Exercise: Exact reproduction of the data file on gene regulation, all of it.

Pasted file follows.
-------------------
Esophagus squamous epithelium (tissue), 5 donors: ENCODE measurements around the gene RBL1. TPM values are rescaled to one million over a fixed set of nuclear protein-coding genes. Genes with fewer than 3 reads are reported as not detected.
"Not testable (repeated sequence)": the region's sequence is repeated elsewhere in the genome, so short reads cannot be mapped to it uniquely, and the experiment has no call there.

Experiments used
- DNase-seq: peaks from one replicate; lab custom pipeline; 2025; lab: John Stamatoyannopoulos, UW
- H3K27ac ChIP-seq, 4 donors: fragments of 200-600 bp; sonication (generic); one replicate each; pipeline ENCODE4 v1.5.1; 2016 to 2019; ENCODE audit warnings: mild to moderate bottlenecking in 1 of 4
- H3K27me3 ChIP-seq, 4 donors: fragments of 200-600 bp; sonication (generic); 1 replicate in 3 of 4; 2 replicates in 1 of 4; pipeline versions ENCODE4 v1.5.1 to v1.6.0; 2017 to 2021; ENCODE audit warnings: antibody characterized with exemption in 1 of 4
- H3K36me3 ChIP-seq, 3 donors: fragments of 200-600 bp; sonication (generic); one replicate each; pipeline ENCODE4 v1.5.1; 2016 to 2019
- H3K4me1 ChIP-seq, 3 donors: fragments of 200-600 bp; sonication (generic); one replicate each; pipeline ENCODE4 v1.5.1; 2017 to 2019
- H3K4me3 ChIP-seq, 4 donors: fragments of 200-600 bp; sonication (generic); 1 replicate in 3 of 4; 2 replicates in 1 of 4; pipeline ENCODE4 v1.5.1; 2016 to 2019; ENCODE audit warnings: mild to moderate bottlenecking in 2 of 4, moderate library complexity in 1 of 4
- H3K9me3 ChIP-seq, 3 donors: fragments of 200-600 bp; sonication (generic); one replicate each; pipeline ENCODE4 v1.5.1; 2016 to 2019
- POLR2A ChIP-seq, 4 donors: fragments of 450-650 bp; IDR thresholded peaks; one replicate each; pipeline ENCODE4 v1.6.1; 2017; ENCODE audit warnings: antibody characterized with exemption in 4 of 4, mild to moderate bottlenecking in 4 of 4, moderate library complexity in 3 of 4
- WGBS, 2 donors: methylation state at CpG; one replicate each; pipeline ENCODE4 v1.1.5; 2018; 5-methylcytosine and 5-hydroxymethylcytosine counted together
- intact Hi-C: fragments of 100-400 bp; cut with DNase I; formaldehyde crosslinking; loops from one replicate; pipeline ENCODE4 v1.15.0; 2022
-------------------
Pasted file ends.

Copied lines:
Esophagus squamous epithelium (tissue), 5 donors: ENCODE measurements around the gene RBL1. TPM values are rescaled to one million over a fixed set of nuclear protein-coding genes. Genes with fewer than 3 reads are reported as not detected.
"Not testable (repeated sequence)": the region's sequence is repeated elsewhere in the genome, so short reads cannot be mapped to it uniquely, and the experiment has no call there.

Experiments used
- DNase-seq: peaks from one replicate; lab custom pipeline; 2025; lab: John Stamatoyannopoulos, UW
- H3K27ac ChIP-seq, 4 donors: fragments of 200-600 bp; sonication (generic); one replicate each; pipeline ENCODE4 v1.5.1; 2016 to 2019; ENCODE audit warnings: mild to moderate bottlenecking in 1 of 4
- H3K27me3 ChIP-seq, 4 donors: fragments of 200-600 bp; sonication (generic); 1 replicate in 3 of 4; 2 replicates in 1 of 4; pipeline versions ENCODE4 v1.5.1 to v1.6.0; 2017 to 2021; ENCODE audit warnings: antibody characterized with exemption in 1 of 4
- H3K36me3 ChIP-seq, 3 donors: fragments of 200-600 bp; sonication (generic); one replicate each; pipeline ENCODE4 v1.5.1; 2016 to 2019
- H3K4me1 ChIP-seq, 3 donors: fragments of 200-600 bp; sonication (generic); one replicate each; pipeline ENCODE4 v1.5.1; 2017 to 2019
- H3K4me3 ChIP-seq, 4 donors: fragments of 200-600 bp; sonication (generic); 1 replicate in 3 of 4; 2 replicates in 1 of 4; pipeline ENCODE4 v1.5.1; 2016 to 2019; ENCODE audit warnings: mild to moderate bottlenecking in 2 of 4, moderate library complexity in 1 of 4
- H3K9me3 ChIP-seq, 3 donors: fragments of 200-600 bp; sonication (generic); one replicate each; pipeline ENCODE4 v1.5.1; 2016 to 2019
- POLR2A ChIP-seq, 4 donors: fragments of 450-650 bp; IDR thresholded peaks; one replicate each; pipeline ENCODE4 v1.6.1; 2017; ENCODE audit warnings: antibody characterized with exemption in 4 of 4, mild to moderate bottlenecking in 4 of 4, moderate library complexity in 3 of 4
- WGBS, 2 donors: methylation state at CpG; one replicate each; pipeline ENCODE4 v1.1.5; 2018; 5-methylcytosine and 5-hydroxymethylcytosine counted together
- intact Hi-C: fragments of 100-400 bp; cut with DNase I; formaldehyde crosslinking; loops from one replicate; pipeline ENCODE4 v1.15.0; 2022